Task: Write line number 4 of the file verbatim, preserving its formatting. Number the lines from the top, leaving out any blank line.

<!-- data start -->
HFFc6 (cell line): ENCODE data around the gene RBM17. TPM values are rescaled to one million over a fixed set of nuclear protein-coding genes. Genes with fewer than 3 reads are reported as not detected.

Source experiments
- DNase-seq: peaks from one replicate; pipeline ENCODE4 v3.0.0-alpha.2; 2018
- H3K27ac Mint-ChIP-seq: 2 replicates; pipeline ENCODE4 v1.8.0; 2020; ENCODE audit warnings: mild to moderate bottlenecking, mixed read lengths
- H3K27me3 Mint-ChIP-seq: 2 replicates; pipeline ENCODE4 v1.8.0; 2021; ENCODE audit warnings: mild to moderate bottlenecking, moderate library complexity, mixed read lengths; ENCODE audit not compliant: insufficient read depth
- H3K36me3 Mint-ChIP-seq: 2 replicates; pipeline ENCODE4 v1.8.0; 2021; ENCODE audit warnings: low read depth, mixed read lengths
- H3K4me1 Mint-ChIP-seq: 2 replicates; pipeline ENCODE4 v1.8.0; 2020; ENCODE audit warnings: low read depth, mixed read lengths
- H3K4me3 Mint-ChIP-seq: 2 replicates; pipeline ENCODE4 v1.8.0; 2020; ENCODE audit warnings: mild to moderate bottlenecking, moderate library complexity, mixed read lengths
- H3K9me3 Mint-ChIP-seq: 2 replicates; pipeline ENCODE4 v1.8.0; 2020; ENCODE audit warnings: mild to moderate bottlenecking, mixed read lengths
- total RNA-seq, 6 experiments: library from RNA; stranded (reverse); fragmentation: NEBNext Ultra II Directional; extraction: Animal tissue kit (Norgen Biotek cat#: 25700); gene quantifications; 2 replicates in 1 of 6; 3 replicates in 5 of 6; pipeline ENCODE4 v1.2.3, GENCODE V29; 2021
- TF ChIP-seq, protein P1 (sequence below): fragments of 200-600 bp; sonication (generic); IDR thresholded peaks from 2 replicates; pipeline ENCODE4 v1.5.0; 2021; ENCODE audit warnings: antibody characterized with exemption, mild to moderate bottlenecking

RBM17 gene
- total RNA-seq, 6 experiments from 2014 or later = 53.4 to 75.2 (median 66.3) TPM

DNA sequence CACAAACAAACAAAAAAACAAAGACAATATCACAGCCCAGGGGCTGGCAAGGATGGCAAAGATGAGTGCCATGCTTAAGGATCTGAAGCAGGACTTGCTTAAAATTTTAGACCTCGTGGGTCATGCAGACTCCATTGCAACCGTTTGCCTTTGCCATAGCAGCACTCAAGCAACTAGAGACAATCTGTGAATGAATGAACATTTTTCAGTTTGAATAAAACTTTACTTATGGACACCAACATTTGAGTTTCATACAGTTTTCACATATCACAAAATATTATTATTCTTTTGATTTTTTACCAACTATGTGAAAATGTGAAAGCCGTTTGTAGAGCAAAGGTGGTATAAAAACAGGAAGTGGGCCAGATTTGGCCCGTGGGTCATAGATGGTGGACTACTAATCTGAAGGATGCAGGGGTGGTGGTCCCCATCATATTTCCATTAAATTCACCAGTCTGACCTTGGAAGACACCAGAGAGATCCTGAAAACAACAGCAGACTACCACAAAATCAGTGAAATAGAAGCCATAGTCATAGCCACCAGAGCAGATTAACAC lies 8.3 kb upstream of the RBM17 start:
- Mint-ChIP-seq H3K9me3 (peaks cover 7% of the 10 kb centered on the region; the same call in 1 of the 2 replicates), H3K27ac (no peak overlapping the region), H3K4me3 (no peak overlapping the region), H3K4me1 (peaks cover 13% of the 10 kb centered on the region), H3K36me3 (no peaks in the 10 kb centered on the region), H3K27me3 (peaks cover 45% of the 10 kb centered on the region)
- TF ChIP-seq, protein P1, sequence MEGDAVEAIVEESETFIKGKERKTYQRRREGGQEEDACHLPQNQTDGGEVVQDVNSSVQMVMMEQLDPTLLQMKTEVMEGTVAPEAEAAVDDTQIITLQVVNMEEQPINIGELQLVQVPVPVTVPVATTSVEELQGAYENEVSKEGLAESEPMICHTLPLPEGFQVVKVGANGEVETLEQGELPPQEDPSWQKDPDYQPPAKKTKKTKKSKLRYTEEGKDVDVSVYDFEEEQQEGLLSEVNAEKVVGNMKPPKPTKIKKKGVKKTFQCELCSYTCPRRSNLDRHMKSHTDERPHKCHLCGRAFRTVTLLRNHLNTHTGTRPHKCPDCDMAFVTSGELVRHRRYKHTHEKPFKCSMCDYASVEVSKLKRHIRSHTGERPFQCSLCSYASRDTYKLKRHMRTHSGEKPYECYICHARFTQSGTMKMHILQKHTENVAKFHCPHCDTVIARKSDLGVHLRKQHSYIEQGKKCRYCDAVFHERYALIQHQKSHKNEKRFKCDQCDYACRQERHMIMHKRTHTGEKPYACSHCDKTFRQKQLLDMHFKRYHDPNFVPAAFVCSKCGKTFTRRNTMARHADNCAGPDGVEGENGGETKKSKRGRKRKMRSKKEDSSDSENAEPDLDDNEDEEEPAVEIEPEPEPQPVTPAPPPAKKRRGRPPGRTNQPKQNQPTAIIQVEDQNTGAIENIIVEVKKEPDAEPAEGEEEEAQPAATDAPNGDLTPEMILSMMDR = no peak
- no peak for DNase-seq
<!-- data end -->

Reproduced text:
- H3K27ac Mint-ChIP-seq: 2 replicates; pipeline ENCODE4 v1.8.0; 2020; ENCODE audit warnings: mild to moderate bottlenecking, mixed read lengths